Not The Staffing, But The Mindset
Tim Geithner is headed up to Capitol Hill tonight, maybe to offer House Democrats the same deal that Will Forte did on SNL - $420 billion dollars to whoever comes up with a plan to fix the banking system.
Geithner is taking his lumps, and in many ways deservedly so, but I think focusing on personnel, or the lack thereof, at Treasury is probably the wrong criticism. Over the weekend President Obama nominated three individuals for high-level Treasury posts, and it is clear that they were all working there, in what amounts to their current jobs, already. They were working as "counselors" instead of assistant Secretaries. They have offices and staffs. So I wouldn't get hung up on the personnel issue. What is far more concerning is the fact that Treasury has immense challenges right now, challenges they haven't been able ti handle. Geithner seems in thrall to the banksters and unwilling to cut them off or at least get some taxpayer upside in the bargain. There are also political constraints.
Administration officials say they are postponing their plan to produce a detailed road map for overhauling the nation’s financial regulatory system by April, in time for the Group of 20 meeting in London. Though officials say they will still develop basic principles in time for the meeting, the plan will not include much detail.
Treasury officials are also still scrambling to decide details of their plan to buy up as much as $1 trillion in toxic assets from the nation’s banks, one month after being widely criticized for presenting a plan that lacked any specifics on how it would work [...]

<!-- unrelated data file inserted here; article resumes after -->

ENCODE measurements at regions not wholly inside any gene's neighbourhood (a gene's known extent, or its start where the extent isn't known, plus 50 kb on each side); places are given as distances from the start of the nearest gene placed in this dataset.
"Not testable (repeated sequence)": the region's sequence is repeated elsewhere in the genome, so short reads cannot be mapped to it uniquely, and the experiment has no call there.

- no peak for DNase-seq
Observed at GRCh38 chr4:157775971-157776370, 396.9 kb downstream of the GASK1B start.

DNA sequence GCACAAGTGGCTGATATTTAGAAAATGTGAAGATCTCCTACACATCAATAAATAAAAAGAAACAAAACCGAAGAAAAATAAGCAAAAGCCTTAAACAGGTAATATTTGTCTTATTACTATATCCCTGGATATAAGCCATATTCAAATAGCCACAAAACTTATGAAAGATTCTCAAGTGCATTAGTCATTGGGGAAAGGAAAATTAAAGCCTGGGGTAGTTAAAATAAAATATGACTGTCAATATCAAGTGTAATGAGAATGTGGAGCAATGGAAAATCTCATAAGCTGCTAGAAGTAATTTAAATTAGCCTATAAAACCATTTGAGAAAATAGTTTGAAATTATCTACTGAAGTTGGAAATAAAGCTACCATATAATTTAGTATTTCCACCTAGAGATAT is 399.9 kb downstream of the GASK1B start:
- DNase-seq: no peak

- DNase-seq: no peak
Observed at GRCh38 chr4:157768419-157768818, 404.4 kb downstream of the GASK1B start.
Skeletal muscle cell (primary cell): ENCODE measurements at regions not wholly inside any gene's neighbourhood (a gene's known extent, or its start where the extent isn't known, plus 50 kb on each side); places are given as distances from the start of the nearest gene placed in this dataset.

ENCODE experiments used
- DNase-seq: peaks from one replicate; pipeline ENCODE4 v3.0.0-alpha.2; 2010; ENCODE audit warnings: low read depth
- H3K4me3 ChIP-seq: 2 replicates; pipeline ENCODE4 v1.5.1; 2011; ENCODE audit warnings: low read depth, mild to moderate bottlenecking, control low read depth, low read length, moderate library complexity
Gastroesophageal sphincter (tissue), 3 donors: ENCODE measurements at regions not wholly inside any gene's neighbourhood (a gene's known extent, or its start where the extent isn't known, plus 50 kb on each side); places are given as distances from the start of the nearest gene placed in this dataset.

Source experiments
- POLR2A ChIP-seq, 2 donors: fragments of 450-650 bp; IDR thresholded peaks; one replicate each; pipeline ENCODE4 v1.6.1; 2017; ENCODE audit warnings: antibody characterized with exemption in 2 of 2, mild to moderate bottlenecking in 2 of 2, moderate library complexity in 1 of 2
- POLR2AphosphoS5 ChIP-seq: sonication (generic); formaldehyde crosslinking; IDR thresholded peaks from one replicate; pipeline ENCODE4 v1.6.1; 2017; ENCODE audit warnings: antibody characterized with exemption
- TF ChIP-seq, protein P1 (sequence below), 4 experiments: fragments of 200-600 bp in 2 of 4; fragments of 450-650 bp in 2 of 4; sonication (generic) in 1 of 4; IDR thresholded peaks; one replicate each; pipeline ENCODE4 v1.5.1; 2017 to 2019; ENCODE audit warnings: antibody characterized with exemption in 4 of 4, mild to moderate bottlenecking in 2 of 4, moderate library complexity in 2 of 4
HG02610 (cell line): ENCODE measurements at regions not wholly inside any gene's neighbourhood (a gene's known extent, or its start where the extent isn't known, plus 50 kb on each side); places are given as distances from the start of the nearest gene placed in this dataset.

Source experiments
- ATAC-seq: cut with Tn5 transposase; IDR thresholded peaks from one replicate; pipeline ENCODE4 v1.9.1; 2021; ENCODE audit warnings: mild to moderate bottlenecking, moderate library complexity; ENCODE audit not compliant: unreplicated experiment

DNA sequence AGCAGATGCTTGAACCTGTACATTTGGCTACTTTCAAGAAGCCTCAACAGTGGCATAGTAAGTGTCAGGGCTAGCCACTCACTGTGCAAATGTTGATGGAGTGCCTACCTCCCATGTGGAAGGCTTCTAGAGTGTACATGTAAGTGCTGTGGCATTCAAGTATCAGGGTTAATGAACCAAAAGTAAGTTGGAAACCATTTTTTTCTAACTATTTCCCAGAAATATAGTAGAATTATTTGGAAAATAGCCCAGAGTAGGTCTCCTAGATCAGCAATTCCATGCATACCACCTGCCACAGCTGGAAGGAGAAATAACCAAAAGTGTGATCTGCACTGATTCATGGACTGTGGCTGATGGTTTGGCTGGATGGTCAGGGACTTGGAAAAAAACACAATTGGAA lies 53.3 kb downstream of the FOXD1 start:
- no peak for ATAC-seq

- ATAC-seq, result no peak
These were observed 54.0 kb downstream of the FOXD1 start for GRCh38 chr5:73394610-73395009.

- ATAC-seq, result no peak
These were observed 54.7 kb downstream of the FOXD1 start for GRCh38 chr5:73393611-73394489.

Many financial experts estimate that the nation’s banks are holding as much as $2 trillion in troubled assets, most of it tied to mortgages. By contrast, the Treasury has less than $300 billion left in the financial rescue plan that Congress reluctantly approved last year.
To avoid asking Congress for more money, Mr. Geithner has been trying to stretch government money by working with private investors, the Federal Reserve and government-controlled companies like Fannie Mae and Freddie Mac, the mortgage giants. But that has introduced other tough policy issues, many of which remain unresolved.
“Their huge problem is that the American public is not willing to accept large losses for large financial institutions,” said Vincent Reinhart, a former Fed official and senior fellow at the American Enterprise Institute, a conservative research and lobbying organization. “Everything they are doing is about having the smallest possible footprint on the federal budget. They don’t want to engage the Congress and they don’t want to engage the American people in that discussion.”
I'm not certain that the people aren't willing to accept losses; they aren't willing to accept giveaways. And that's the path Geithner apparently wants to take. It's that, more than the strain on a depleted staff, that we can rightly criticize.